• 2010 Ron Burton Community Service Award — Massachusetts Interscholastic Athletic Association[17]
  • 2011 Inducted into the USA Triathlon Hall of Fame[18]
  • 2011 "One Hundred" list honoring outstanding contributions in the fight against cancer – Massachusetts General Hospital
  • 2011 Marked “30 Years Running” with public event; Boston Mayor proclaimed March 12 DMSE Sports Day in Boston[verification needed]
  • 2012 Honorary Doctor of Public Service degree – Merrimack College (Massachusetts)
  • 2013 Spirit of Giving Award – Ironstone Farms (Andover, Massachusetts)
  • 2013 Dreamfar Breakfast of Champions Award – Dreamfar High School Marathon
  • 2014 Honorary Doctor of Humane Letters degree – Newbury College (Massachusetts)
  • 2014 Back on My Feet Endurance Spirit Award
  • 2015 MarathonFoto/Road Race Management Lifetime Achievement Award
  • 2015 Runner's World "The 50 Most Influential People in Running" list[19]
  • 2017 Road Runners Club of America Distance Running Hall of Fame Inductee
  • 2017 Merrimack College Athletics Hall of Fame Inductee[20]
  • 2018 PIGGYs Award — Flying Pig Marathon; Cincinnati, Ohio[21]
  • 2019 Sports Museum Lifetime Achievement Award[22]
  • 2019 Performed on the inaugural TEDx Kenmore Square stage[23]
  • 2020 Medford, OR, declared February 13, 2020, “Dave McGillivray Day” in recognition of his 1978 run from Medford, OR, to Medford, MA.[24]
  • 2021 Old North Church Third Lantern Award recipient[25]
  • 2022 Completed his 50th Boston Marathon[26] (35th run at night after his race director duties were complete) and fundraiser $100,000 for the Dave McGillivray Finish Strong Foundation.


  1. ^ a b McGillivray, Dave (2006). The Last Pick. Rodale Press. pp. 1. ISBN 978-1-59486-422-3.
  2. ^ a b c Dana, Farber. "Jimmy Fund". Cancer Fund, non-profit. Dana-Farber Institute. Archived from the original on 15 April 2013. Retrieved 2 February 2012.
  3. ^ a b Laffey, Kelly (16 June 2011). "The Man You Didn't Know to Thank: Dave McGillivray". Faster Than Forty. Retrieved 2 February 2012.
  4. ^ a b McGillivray, Dave. "President, CEO". Race Director. DMSE, Inc. Retrieved 2 February 2012.
  5. ^ McGillivray, Dave (2006). The Last Pick. Rodale Press. pp. 183–189. ISBN 1-59486-422-5.
  6. ^ Abel, David. "Running Last but not Lease". Boston Globe. Retrieved 2 February 2012.[permanent dead link]
  7. ^ Clerici, Paul C. (2014). Boston Marathon: History by the Mile. Stroud, United Kingdom: The History Press. ISBN 978-1626194755.
  8. ^ McGillivray, Dave (February 16, 2012). "Joanie's Interview". Beach2Beacon.
  9. ^ Kennedy, Patrick L. and Kennedy, Lawrence W. Bricklayer Bill. University of Massachusetts Press, 2017. http://www.umass.edu/umpress/title/bricklayer-bill
  10. ^ McGillivray, Dave. "Founder". Non-profit for children. Billy Sheehan. Archived from the original on 24 January 2012. Retrieved 2 February 2012.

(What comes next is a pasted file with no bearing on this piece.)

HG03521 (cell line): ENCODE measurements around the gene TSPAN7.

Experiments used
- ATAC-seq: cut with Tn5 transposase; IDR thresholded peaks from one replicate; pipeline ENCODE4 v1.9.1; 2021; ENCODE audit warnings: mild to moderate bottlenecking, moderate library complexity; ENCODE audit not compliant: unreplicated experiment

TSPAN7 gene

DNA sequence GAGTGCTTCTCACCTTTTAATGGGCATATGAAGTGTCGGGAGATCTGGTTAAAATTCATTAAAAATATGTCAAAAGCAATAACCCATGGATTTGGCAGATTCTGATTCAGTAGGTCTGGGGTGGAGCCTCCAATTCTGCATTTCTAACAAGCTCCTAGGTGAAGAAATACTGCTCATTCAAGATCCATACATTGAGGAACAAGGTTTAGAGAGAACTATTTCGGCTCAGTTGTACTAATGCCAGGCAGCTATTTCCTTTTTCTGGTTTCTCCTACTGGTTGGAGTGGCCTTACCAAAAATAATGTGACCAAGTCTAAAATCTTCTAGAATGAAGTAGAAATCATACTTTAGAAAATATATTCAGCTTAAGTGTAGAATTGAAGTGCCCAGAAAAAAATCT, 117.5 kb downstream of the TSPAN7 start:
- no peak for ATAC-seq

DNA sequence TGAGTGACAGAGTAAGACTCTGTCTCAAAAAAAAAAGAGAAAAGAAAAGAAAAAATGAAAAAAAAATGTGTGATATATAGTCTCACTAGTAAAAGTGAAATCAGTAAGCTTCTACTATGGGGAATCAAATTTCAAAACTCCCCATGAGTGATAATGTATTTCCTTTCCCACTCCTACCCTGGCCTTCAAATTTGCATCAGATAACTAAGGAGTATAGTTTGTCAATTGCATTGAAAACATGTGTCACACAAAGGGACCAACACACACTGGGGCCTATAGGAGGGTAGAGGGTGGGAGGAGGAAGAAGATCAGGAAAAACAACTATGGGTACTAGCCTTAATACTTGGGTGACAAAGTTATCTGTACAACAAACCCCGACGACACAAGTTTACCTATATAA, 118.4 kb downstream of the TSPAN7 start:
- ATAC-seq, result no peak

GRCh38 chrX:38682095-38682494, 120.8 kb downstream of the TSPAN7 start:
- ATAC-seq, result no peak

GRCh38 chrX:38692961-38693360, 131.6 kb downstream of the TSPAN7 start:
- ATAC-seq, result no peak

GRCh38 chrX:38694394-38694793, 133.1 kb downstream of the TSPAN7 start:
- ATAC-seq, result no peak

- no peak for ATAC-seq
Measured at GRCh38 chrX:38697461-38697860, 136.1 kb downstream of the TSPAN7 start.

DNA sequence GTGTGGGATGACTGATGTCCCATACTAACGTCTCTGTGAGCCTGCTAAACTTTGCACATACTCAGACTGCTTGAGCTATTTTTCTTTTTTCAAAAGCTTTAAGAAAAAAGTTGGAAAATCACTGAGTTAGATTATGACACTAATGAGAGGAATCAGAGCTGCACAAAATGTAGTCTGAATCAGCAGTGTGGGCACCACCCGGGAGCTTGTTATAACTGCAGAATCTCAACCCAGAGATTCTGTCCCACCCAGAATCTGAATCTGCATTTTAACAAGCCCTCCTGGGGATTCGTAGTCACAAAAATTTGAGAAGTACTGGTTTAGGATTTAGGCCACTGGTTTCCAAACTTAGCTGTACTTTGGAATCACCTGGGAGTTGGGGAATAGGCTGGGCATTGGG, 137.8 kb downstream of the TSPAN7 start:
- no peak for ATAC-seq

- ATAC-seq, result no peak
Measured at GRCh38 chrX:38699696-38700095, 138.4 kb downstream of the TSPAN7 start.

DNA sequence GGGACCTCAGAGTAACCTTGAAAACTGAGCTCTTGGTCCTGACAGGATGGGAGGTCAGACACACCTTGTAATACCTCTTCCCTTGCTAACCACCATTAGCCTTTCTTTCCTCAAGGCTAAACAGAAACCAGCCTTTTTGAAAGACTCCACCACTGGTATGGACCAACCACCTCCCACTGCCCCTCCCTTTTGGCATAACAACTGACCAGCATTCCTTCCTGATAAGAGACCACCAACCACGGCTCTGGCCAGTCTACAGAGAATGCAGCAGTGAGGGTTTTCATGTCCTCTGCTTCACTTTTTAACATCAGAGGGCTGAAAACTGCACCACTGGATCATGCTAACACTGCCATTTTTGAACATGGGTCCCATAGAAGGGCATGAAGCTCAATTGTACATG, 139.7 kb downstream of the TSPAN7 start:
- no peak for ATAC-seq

11. ^ "He's planned hundreds of runs. Now Dave McGillivray is orchestrating the race to deliver the COVID-19 vaccine". www.boston.com. Retrieved 2021-06-01.
  12. ^ "Home". davemcgillivrayfoundation.org.
  13. ^ Dave McGillivray Named Race Director of the Year, DMSE Sports, retrieved 13 November 2010
  14. ^ "Dave McGillivray Named to USA Triathlon Hall of Fame". Running USA. Retrieved 2 February 2012.
  15. ^ Burfoot, Amby (12 July 2007). "Heroes of Running". Runner's World Magazine. Retrieved 2 February 2012.
  16. ^ "McGillivray Receives Lifetime Commitment to Running Award". DMSE Sports. Retrieved 6 June 2010.
  17. ^ Wolfe, Jason. "Dave McGillivray Receives Ron Burton Award at Gillette Stadium Ceremony". Wolfe News Wire. Archived from the original on 21 August 2012. Retrieved 2 February 2012.
  18. ^ "McGillivray to be in Triathlon Hall of Fame". Boston Globe. 19 December 2010. Retrieved 2 February 2012.
  19. ^ "The 50 Most Influential People in Running". Retrieved 1 September 2015.
  20. ^ Merrimack College Inducts Hall of Fame Class of 2017, retrieved 12 October 2017
  21. ^ "Flying Pig Marathon". flyingpigmarathon.com. Retrieved 2018-08-10.
  22. ^ Dave McGillivray Receives the Sports Museum Lifetime Achievement Award at the Boston Baseball Writers Dinner, retrieved 18 January 2019
  23. ^ Defining Moments | Dave McGillivray | TEDxKenmoreSquare, retrieved 2021-06-01
  24. ^ "Bronze Plaque Unveiled to Commemorate the Start of Dave McGillivray's Historic Cross Country Run". www.runningusa.org. Retrieved 2021-06-01.
  25. ^ "Dave McGillivray to be Honored with the Third Lantern Award". www.runningusa.org. Retrieved 2021-06-01.
  26. ^ "Dave McGillivray: What it means to have completed 50 Boston Marathons".


  • Runner's World, by Amby Burfoot, "Heroes of Running: Dave McGillivray: The Leader" -

http://www.runnersworld.com/article/0,7120,s6-243-560--12372-0,00.html Link is down

Link is down